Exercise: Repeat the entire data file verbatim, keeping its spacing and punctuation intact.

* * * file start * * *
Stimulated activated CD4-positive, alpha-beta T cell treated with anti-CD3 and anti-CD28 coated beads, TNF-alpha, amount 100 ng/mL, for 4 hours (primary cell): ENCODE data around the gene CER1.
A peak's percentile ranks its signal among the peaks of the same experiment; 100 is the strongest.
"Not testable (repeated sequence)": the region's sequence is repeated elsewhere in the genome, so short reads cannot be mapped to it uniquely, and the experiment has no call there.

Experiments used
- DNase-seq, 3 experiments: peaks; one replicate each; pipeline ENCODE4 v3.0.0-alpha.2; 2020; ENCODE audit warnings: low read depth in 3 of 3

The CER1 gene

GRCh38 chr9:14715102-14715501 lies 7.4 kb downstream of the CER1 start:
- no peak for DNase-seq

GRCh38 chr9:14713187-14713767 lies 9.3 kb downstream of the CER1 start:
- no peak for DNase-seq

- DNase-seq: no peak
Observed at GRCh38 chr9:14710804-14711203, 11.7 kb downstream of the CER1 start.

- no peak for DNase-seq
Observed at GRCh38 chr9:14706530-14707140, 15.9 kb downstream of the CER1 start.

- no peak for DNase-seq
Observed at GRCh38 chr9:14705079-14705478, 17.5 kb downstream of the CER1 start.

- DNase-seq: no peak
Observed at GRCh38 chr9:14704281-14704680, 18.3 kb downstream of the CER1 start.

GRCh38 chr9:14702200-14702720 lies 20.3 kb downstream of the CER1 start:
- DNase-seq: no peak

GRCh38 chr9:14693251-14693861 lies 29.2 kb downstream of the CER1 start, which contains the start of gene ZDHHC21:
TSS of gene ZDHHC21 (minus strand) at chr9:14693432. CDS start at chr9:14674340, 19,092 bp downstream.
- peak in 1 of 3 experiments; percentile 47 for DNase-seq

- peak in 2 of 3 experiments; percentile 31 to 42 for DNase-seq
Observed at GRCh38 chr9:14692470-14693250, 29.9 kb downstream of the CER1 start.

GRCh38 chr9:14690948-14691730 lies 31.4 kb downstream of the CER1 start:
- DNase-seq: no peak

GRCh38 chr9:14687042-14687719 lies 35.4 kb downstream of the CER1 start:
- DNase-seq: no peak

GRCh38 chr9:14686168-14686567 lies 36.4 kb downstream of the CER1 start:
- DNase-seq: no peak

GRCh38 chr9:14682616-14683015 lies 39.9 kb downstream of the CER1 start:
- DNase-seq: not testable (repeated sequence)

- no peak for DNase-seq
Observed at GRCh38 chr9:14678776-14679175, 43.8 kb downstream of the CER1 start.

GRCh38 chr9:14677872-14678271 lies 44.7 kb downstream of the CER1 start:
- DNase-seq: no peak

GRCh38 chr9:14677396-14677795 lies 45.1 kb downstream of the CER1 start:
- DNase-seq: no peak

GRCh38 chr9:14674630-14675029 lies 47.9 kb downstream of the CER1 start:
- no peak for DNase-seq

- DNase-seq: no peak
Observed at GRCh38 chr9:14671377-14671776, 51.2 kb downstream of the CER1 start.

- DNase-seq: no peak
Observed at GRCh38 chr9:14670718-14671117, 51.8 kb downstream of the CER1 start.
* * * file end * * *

Stimulated activated CD4-positive, alpha-beta T cell treated with anti-CD3 and anti-CD28 coated beads, TNF-alpha, amount 100 ng/mL, for 4 hours (primary cell): ENCODE data around the gene CER1.
A peak's percentile ranks its signal among the peaks of the same experiment; 100 is the strongest.
"Not testable (repeated sequence)": the region's sequence is repeated elsewhere in the genome, so short reads cannot be mapped to it uniquely, and the experiment has no call there.

Experiments used
- DNase-seq, 3 experiments: peaks; one replicate each; pipeline ENCODE4 v3.0.0-alpha.2; 2020; ENCODE audit warnings: low read depth in 3 of 3

The CER1 gene

GRCh38 chr9:14715102-14715501 lies 7.4 kb downstream of the CER1 start:
- no peak for DNase-seq

GRCh38 chr9:14713187-14713767 lies 9.3 kb downstream of the CER1 start:
- no peak for DNase-seq

- DNase-seq: no peak
Observed at GRCh38 chr9:14710804-14711203, 11.7 kb downstream of the CER1 start.

- no peak for DNase-seq
Observed at GRCh38 chr9:14706530-14707140, 15.9 kb downstream of the CER1 start.

- no peak for DNase-seq
Observed at GRCh38 chr9:14705079-14705478, 17.5 kb downstream of the CER1 start.

- DNase-seq: no peak
Observed at GRCh38 chr9:14704281-14704680, 18.3 kb downstream of the CER1 start.

GRCh38 chr9:14702200-14702720 lies 20.3 kb downstream of the CER1 start:
- DNase-seq: no peak

GRCh38 chr9:14693251-14693861 lies 29.2 kb downstream of the CER1 start, which contains the start of gene ZDHHC21:
TSS of gene ZDHHC21 (minus strand) at chr9:14693432. CDS start at chr9:14674340, 19,092 bp downstream.
- peak in 1 of 3 experiments; percentile 47 for DNase-seq

- peak in 2 of 3 experiments; percentile 31 to 42 for DNase-seq
Observed at GRCh38 chr9:14692470-14693250, 29.9 kb downstream of the CER1 start.

GRCh38 chr9:14690948-14691730 lies 31.4 kb downstream of the CER1 start:
- DNase-seq: no peak

GRCh38 chr9:14687042-14687719 lies 35.4 kb downstream of the CER1 start:
- DNase-seq: no peak

GRCh38 chr9:14686168-14686567 lies 36.4 kb downstream of the CER1 start:
- DNase-seq: no peak

GRCh38 chr9:14682616-14683015 lies 39.9 kb downstream of the CER1 start:
- DNase-seq: not testable (repeated sequence)

- no peak for DNase-seq
Observed at GRCh38 chr9:14678776-14679175, 43.8 kb downstream of the CER1 start.

GRCh38 chr9:14677872-14678271 lies 44.7 kb downstream of the CER1 start:
- DNase-seq: no peak

GRCh38 chr9:14677396-14677795 lies 45.1 kb downstream of the CER1 start:
- DNase-seq: no peak

GRCh38 chr9:14674630-14675029 lies 47.9 kb downstream of the CER1 start:
- no peak for DNase-seq

- DNase-seq: no peak
Observed at GRCh38 chr9:14671377-14671776, 51.2 kb downstream of the CER1 start.

- DNase-seq: no peak
Observed at GRCh38 chr9:14670718-14671117, 51.8 kb downstream of the CER1 start.